10. Chris Hero says:

    @Kate Halprin

    That is an interesting interpretation, especially seeing how Moore has been fighting tooth and nail with DC to remove his name from anything of his they publish. To me, it seems more like he just doesn’t want his name on work published by the Big Two, but I could be wrong.

    I dunno…I really don’t get why people hate Moore so much. I mean, he kinda just writes his books and that’s about it. If people ask him for his opinion, he gives it. What’s wrong with that?

  11. Ralf Haring says:

    @Molnek, as far as I can tell Gaiman wrote later scripts knowing the name had changed and where the word “miracle” was important to the story. Presumably this also brands the Moore and Gaiman stuff as a special separate thing, freeing up “Marvelman” for any future use of the character.

    @jacob, I’m not surprised. They tried to mend fences early in Quesada’s tenure with the Captain Britain reprints, but screwed it up then.

  12. James T says:

    I think he knows that his name sells comics and he doesn’t want it used to sell even more for the big two.

  13. Marvel Comics presents Miracleman, written by a guy. Maybe a girl.

    For all we know, trained monkeys came up with this, but they don’t own the film rights.

  14. Now that I think about it, Moore probably just thought it would be funny watching Marvel try to market something that apparently has no writer.

  15. mpneeb says:

    “Now that I think about it, Moore probably just thought it would be funny watching Marvel try to market something that apparently has no writer.”

    They pretty much do that all the time with their movie studio.

  16. Allen says:

    I have a lot of respect for Alan Moore, but one he is just being a dick. What is his issue with Marvel. Is Disney considering making a movie of Miracleman?

  17. Brian Spence says:

    This is finally being reprinted? Great! I was too late to the party to pick it up when it first came out. I will try to keep my expectations in check, but I’m thrilled to read anything Alan Moore comes up with. As far as not wanting his name on it, I can guess Alan just doesn’t want Marvel to make money off his name, as someone else stated. We can all make theories as to why Moore is like this, but none of us have been through what he has. By the way, where’s Jerusalem?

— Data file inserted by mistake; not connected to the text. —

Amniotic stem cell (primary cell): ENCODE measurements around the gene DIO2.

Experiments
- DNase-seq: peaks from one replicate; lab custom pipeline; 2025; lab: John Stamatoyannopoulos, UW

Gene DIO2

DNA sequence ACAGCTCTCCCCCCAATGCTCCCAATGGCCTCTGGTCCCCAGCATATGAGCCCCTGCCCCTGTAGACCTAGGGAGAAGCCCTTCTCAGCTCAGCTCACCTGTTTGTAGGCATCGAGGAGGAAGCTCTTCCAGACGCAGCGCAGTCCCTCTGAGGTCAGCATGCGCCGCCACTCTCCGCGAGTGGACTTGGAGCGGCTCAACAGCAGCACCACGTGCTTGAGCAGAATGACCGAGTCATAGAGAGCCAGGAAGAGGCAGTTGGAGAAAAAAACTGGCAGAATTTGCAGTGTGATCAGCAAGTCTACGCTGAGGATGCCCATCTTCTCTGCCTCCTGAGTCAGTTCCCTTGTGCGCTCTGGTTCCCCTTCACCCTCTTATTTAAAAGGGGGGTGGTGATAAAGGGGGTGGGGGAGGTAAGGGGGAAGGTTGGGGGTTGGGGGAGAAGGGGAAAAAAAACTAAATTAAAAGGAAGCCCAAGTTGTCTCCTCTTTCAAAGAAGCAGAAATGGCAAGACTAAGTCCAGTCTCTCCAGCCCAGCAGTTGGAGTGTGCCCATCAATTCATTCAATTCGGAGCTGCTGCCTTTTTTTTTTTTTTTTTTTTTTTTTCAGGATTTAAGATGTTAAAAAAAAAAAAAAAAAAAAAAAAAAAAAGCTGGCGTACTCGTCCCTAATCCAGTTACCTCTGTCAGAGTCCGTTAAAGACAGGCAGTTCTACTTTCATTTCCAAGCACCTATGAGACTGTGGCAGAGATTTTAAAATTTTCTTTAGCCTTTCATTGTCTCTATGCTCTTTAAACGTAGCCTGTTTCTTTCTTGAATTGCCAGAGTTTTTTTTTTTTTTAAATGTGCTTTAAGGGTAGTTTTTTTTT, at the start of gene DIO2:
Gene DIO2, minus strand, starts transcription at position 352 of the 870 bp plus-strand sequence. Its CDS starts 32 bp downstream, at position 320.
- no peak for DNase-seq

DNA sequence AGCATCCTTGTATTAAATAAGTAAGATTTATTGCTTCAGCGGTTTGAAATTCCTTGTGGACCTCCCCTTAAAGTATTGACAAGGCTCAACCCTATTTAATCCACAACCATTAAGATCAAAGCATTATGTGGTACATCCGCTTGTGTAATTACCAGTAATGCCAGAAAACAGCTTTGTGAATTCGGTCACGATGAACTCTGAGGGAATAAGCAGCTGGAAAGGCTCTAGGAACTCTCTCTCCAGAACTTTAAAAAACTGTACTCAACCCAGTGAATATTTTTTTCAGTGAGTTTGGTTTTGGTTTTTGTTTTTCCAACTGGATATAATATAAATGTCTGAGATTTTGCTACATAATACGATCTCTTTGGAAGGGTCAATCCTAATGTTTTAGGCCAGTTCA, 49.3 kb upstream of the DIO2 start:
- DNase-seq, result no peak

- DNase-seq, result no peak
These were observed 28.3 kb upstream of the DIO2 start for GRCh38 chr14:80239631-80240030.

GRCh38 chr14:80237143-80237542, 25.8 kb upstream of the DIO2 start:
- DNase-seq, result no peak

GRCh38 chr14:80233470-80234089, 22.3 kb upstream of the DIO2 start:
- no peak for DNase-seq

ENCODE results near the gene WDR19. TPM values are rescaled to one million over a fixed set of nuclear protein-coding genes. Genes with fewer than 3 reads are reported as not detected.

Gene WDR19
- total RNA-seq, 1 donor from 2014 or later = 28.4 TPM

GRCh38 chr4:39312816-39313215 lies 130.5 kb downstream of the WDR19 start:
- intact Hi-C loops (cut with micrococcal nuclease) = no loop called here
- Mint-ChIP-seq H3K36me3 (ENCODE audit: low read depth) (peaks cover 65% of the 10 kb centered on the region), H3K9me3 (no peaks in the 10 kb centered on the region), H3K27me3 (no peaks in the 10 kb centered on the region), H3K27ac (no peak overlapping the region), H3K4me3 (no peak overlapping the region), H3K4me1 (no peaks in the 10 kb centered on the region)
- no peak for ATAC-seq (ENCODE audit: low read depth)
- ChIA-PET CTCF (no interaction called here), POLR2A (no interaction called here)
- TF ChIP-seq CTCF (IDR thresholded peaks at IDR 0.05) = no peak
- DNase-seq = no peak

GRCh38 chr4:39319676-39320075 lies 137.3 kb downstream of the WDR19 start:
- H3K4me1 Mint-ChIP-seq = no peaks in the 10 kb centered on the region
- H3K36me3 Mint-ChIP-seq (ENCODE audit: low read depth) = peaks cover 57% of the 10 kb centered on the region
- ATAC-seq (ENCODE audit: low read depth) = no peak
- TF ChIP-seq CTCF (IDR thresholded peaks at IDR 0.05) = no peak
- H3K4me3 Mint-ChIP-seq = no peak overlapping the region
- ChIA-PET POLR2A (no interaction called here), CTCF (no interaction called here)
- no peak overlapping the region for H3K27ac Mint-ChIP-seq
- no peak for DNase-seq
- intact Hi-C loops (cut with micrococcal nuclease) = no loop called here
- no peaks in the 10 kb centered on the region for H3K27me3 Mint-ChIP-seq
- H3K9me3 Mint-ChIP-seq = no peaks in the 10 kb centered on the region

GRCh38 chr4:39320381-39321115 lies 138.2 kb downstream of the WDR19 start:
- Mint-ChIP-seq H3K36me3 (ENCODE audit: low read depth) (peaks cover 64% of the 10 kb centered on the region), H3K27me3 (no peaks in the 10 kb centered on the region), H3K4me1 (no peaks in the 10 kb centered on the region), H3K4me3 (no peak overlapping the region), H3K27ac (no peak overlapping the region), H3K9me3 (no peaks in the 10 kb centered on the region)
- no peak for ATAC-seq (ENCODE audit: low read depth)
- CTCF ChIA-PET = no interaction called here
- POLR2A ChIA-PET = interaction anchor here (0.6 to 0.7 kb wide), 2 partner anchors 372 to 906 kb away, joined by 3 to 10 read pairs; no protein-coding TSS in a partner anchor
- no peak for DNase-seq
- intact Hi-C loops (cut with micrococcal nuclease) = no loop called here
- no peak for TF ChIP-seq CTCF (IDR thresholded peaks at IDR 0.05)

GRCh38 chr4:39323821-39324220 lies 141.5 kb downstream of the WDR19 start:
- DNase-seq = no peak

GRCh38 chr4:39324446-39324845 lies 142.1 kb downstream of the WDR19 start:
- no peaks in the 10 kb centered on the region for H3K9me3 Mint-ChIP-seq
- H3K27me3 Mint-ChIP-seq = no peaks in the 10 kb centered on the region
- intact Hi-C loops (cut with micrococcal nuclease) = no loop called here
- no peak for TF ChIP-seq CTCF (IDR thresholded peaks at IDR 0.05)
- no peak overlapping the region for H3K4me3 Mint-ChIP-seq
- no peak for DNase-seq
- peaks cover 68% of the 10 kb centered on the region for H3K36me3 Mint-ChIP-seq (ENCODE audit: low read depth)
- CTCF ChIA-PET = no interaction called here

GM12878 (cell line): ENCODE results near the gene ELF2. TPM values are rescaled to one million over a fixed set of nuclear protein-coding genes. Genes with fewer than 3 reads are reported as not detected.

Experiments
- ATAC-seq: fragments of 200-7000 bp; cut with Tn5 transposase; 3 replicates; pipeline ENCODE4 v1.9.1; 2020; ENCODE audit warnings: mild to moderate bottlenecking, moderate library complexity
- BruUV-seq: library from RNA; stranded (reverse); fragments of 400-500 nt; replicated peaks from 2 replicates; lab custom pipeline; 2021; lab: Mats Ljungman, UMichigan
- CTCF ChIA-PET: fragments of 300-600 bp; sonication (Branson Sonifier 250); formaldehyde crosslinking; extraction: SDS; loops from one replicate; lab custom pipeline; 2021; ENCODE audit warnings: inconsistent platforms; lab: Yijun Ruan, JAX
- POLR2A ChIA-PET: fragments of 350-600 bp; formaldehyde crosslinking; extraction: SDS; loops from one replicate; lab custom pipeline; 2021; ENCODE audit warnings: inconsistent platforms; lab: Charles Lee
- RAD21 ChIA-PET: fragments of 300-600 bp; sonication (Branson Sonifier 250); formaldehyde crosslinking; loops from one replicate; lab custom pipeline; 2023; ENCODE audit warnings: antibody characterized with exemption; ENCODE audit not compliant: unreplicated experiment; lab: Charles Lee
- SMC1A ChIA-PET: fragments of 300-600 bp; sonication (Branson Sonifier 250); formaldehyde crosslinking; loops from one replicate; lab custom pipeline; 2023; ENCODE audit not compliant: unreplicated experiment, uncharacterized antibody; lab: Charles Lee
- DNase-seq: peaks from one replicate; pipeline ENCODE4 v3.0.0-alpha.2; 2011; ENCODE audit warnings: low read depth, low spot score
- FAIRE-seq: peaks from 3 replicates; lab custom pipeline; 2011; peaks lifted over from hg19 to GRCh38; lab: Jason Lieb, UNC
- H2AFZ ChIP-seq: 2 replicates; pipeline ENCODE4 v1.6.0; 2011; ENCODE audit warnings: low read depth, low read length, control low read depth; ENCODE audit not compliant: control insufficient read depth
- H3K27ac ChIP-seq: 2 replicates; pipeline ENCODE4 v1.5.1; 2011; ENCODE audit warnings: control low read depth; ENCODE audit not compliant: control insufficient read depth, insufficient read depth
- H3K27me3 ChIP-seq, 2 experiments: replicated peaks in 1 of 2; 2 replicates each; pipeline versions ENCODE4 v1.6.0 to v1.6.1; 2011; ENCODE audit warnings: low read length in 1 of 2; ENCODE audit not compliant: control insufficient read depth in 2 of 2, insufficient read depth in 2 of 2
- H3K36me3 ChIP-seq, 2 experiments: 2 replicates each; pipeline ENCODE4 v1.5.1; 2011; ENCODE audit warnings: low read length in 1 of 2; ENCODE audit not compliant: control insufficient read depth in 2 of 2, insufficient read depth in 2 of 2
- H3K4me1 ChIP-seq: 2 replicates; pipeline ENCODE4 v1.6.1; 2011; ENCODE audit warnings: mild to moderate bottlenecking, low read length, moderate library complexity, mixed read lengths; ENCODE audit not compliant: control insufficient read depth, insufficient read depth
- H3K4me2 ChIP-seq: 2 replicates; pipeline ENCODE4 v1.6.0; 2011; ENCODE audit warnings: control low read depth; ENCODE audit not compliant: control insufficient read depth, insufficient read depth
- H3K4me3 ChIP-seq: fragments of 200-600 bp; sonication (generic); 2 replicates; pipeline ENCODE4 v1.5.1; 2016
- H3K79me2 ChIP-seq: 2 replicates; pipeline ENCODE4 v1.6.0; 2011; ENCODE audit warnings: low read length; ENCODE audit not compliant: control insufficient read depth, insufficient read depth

18. giuliano says:

    Alan just likes to screw with publishers and readers, and he is a man of ideals too.

  19. Sam Thielman says:

    Moore has said that he’s embarrassed by the work and feels that, like “Watchmen,” it changed the comics industry for the worse. I think that’s not entirely untrue but it’s still quite a good (if very dark) story, particularly because of his unflinching willingness to deal with the consequences of making, big, huge, irreversible choices for his character—something that will never become trendy as long as superhero IP is just considered a money farm. I don’t think he has a particular problem with Marvel anymore and I think he and Joe Q have been in touch and have his permission to do the reprints, or they wouldn’t do them. In fact, the deletion of his name suggests exactly that—it’s such a weird, respectful curtsy to Moore’s craziest stipulation over the course of the legal wrangling that it’s almost a seal of approval.

    Can’t wait until people remember that issues 10-16 are each 16 pages long…

  20. jacob lyon goddard says:

    Alan Moore is a dick because he doesn’t want a corporation that stands for everything he’s against from making money off of his name?

    (that, and issues 2-8 were pretty lame by comparison)

  21. Jeremy Holstein says:

    I think the bigger story is six dollars for a book that’s all reprints.

  22. jacob lyon goddard says:

    But the cover above clearly says 75 cents!

  23. Steve Replogle says:

    Alan Moore, as per reports from this very site, agreed to allow his MM work to be reprinted out of regard for Mick Anglo, the original creator, and his family. Again – this has been reported here, folks – Moore is not throwing a tantrum, or being wayward, or acting hypocritical… or being a dick. Marvel’s record with creators is abominable. Moore certainly would have been able to prevent Marvel from reprinting his material, but he didn’t, because he wanted to honor Mick. My own reading is that Moore also wanted to allow the work to finally come out in an a way that escaped the “poison chalice” legacy.